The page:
Political Super Bowl coming to Milwaukee

Democratic National Convention spurs MU events, opportunities

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Political Super Bowl coming to Milwaukee

Graphic by Grace Dawson and Matthew Martinez

Graphic by Grace Dawson and Matthew Martinez

Graphic by Grace Dawson and Matthew Martinez

Graphic by Grace Dawson and Matthew Martinez

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Liz Gilbert, former resident of South Florida and current president of the Host Committee for the 2020 Democratic National Convention, was shocked to see beaches in Milwaukee. 

So were her family and friends, Gilbert said, when she posted a picture of a gorgeous summer day online.

“So many people said, ‘I thought you already moved? Are you still in Florida, you know, visiting your family before you go?’ and I said ‘No! I’m in Milwaukee, people! Right here in Milwaukee and people are playing beach volleyball,’” Gilbert said. 

Rather than having a negative or positive perception, many people have no perception of Milwaukee at all, Gilbert said. 

“Explaining all we can about the amazing sights and sounds and smells and tastes and everything that you can experience here is one of the most thrilling parts of the job,” Gilbert said. “It’s just an amazing branding opportunity for the city So, we want to make sure we’re giving it everything that we have.”

Gilbert said she plans for the convention, which will take place July 13 – 16 2020, to do just that. 

As president of the Host Committee, Gilbert is tasked with overseeing the committee’s job of “organizing, hosting, and funding the 2020 Democratic National Convention” according to the committee’s new website.

Having previously worked for the convention in Charlotte in 2012 doing fundraising operations and as the finance director in Philadelphia in 2016, Gilbert is well-versed in the process of fundraising and has hit the ground running. 

Gilbert said the fundraising process is going smoothly so far, with the committee currently on track with its goals. Enthusiasm from potential partners has facilitated the process, Gilbert said. 

The Host Committee has been working on building its team, which Gilbert said she is proud to say is predominantly Wisconsin native and female. At the moment, the team consists of nearly 30 members, double the size of the 2016 Philadelphia Host Committee. Gilbert said the operation will continue to grow and reach nearly 100 people working through the joint offices of the Host Committee and the convention committee. 

Marquette is also offering opportunities for its students to get involved in the convention. Lowell Barrington, chair of the political science department, said the Internships as Field Experience course is being offered in both Summer 2020 and Fall 2020. The course will give students opportunities to receive credit for convention internships.

Barrington said this particular course requires a concurrent or just-completed internship as a prerequisite requirement. This means that a student doing an internship next summer can take the internship course either that summer or during the Fall 2020 semester. Barrington said you do not need to be a political science major to take the course.

For those who stay on campus to take the class over the summer, the university offers two options for class scheduling during the convention. Instructors can either schedule alternative activities during the week of the convention or structure their classes using the Summer 51 Session instead of the Summer 2 Session. The Summer 51 Sessions starts one week earlier than the Summer 2 Session but ends at the same time. This option would allow for classes to be cancelled during the convention for internships or temporary work opportunities.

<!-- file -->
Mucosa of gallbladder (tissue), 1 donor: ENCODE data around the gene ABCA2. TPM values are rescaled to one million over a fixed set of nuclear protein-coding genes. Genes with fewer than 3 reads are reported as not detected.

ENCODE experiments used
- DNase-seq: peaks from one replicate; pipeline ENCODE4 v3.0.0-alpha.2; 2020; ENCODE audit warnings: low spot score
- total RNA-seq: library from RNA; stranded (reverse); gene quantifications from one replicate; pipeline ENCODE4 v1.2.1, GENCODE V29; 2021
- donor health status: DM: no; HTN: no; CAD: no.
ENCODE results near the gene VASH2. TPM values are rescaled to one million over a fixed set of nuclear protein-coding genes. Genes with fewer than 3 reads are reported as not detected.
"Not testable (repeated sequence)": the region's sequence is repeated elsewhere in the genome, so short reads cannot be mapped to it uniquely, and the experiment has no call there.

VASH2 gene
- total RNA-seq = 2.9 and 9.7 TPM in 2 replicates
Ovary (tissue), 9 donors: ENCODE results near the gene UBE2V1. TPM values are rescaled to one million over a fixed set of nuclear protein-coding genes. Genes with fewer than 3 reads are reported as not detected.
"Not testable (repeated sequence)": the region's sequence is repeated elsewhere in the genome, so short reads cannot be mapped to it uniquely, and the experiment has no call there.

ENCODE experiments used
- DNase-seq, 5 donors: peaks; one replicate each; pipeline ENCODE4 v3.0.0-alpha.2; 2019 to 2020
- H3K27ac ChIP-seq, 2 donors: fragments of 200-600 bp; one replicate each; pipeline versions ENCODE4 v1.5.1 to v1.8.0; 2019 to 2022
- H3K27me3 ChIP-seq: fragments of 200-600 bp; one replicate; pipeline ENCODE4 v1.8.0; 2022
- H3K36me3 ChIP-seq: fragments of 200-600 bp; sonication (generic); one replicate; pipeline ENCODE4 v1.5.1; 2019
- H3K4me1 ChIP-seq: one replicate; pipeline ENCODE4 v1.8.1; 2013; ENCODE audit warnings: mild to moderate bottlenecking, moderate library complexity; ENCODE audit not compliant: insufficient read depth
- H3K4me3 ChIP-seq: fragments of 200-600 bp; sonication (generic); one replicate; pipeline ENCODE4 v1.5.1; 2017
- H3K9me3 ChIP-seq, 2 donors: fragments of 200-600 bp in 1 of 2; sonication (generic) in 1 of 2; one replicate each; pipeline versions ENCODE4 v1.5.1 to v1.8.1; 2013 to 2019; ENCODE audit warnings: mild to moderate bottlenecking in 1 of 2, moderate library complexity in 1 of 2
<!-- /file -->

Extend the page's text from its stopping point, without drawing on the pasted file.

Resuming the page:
At an event regarding convention jobs and volunteer opportunities for students Oct 22, Marquette staff from various departments gave students advice on how to get involved with the convention, as well as how to prepare for attending it. 

The panel emphasized the importance of treating members of Congress like people and preparing an “elevator speech” to present if you run into one. They stressed that students should use their knowledge of the city to their advantage. This knowledge could give students opportunities to connect with delegates or other visiting professionals through assistance with navigation or recommendations for things to do in the city.

Marquette will be hosting future events to help students learn about the convention and other potential opportunities. All internship opportunities are posted to Handshake, Marquette’s career search service. The website has a filter specifically for finding opportunities regarding the convention. 

In regard to student groups on campus, Marquette’s College Democrats currently do not have any official events planned for the convention, club president Catie Petralia said. However, the club has arranged for Jason Rae, secretary of the Democratic National Committee and chair of the Democratic National Committee Youth Council, to speak with members at a general body meeting Nov. 13. The executive board has been meeting with other individuals involved in the event.

As for Marquette’s College Republicans, club secretary Kelsey Fenske said the organization is not planning any events relating to the convention. However, Fenske said they are “happy with the commerce and tourism that the DNC will bring to both the city of Milwaukee and the state of Wisconsin.”

Marquette also created the Convention Steering Committee, which is “marketing the university’s residence hall rooms and event spaces to law enforcement, media outlets, corporations and non-profits who are going to be in Milwaukee for the convention,” according to the university’s website.

All funds raised from these ventures will go toward an “unrestricted scholarship,” as decided by the Executive Leadership Team consisting of University President Michael Lovell, acting provost Kimo Ah Yun and senior vice president and chief operating officer Joel Pogodzinski. Unrestricted scholarships can be donated to any Marquette college or program to support “the most pressing needs on campus,” according to the university’s website

On an economic level, the 2020 convention will have an immense impact on the city with its effects equivalent to or greater than those of hosting a Super Bowl, Gilbert said.